In the years between World War II and the emergence of television as a mass medium, American popular culture as we know it was first created in the bold, pulpy pages of comic books. The Ten-Cent Plague explores this cultural emergence and its fierce backlash while challenging common notions of the divide between “high” and “low” art.
David Hajdu reveals how comics, years before the rock-and-roll revolution, brought on a clash between postwar children and their prewar parents. Created by outsiders from the tenements, garish, shameless, and often shocking, comics became the targets of a raging generational culture divide. They were burned in public bonfires, outlawed in certain cities, and nearly destroyed by a series of televised Congressional hearings. Yet their creativity, irreverence, and suspicion of authority would have a lasting influence.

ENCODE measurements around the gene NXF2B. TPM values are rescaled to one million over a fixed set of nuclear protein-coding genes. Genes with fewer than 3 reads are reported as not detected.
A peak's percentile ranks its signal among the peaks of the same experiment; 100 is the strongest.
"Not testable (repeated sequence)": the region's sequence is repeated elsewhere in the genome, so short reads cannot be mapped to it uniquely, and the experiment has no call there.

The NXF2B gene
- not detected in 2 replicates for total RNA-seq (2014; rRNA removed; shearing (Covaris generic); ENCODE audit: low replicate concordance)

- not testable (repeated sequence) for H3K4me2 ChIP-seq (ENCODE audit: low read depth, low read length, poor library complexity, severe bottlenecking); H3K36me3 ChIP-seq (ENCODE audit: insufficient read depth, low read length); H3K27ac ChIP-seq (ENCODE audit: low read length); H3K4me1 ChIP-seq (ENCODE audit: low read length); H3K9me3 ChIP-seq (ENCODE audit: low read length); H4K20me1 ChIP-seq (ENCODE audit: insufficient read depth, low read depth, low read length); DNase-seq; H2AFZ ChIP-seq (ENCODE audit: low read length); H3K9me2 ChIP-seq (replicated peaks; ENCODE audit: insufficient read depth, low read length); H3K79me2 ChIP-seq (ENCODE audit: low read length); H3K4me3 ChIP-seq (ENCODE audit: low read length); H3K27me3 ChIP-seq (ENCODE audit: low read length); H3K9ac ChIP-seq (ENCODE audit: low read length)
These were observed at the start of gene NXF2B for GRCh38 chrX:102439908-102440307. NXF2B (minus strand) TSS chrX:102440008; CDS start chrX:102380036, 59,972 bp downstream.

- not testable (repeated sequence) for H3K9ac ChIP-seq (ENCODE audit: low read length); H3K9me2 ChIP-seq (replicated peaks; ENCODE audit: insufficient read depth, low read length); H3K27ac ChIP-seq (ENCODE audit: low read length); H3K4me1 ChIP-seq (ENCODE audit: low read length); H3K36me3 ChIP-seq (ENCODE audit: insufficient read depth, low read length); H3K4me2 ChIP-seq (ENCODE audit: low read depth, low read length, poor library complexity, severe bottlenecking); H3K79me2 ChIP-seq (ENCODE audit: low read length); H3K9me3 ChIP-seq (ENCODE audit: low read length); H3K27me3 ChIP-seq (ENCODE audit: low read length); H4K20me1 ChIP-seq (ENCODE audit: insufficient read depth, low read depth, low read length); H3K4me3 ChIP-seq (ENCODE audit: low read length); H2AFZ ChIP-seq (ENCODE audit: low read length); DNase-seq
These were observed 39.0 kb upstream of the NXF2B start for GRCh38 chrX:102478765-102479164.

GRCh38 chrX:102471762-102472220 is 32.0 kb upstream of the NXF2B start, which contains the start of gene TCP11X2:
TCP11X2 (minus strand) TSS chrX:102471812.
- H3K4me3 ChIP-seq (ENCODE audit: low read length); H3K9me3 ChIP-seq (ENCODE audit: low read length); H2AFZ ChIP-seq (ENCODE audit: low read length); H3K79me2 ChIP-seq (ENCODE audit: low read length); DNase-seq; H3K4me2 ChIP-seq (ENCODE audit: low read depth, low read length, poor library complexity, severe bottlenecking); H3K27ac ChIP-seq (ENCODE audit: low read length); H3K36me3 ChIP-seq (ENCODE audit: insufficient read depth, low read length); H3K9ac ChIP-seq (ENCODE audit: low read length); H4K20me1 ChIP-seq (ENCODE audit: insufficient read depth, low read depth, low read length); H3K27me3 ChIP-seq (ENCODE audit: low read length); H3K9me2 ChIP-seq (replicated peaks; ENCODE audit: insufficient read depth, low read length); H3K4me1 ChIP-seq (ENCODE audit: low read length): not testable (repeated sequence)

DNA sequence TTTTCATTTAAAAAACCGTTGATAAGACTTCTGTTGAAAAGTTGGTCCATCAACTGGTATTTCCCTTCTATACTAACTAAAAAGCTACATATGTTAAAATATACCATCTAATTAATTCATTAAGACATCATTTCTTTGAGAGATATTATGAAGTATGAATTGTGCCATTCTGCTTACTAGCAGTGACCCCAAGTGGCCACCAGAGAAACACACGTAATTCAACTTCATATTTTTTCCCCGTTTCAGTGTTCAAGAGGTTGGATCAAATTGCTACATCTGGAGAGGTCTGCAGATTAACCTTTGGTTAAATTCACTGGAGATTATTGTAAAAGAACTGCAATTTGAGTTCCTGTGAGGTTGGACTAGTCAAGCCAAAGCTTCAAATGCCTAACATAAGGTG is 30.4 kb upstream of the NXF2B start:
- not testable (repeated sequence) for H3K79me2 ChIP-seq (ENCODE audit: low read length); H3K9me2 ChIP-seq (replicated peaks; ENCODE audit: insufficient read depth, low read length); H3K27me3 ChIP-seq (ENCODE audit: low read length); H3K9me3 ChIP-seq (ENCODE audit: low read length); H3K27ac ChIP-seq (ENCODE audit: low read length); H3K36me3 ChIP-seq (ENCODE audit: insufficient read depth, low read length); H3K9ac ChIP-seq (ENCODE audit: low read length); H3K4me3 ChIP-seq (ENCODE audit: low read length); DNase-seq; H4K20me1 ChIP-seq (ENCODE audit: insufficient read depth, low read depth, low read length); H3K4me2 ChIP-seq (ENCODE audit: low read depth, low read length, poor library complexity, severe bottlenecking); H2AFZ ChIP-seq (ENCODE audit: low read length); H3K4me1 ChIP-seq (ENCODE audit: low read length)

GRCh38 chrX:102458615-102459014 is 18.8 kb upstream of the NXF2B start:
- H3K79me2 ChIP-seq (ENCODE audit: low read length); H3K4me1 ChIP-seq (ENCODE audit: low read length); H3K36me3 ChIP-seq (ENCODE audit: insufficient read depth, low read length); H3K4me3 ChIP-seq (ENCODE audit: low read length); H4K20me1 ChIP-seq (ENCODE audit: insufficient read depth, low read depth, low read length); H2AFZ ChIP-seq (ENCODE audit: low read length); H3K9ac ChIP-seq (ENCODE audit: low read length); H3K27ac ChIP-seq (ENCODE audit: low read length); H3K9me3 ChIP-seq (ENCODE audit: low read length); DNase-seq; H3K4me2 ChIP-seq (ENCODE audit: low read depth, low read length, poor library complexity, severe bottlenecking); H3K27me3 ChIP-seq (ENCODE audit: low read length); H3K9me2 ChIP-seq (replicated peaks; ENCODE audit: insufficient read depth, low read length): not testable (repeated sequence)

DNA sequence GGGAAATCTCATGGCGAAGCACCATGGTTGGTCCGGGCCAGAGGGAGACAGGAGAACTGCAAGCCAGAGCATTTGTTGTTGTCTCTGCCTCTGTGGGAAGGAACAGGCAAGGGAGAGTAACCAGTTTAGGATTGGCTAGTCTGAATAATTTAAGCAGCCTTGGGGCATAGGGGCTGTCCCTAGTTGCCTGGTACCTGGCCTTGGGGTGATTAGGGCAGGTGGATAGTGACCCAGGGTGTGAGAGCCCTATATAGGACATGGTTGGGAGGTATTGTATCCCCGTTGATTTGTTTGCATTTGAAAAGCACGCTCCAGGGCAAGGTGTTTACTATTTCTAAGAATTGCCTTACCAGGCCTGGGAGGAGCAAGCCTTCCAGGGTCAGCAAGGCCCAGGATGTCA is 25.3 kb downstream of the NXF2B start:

Customer ReviewsSee All
Excellent info on how comics nearly were snuffed out by ignorant prudes and misguided buffoons. Hadju makes it all so interesting as he takes us through this pivotal time for the comic book medium.
Made me want to cry.
This was a great book. It made me realize how much people's lives were ruined in the scare. I highly reccommend this.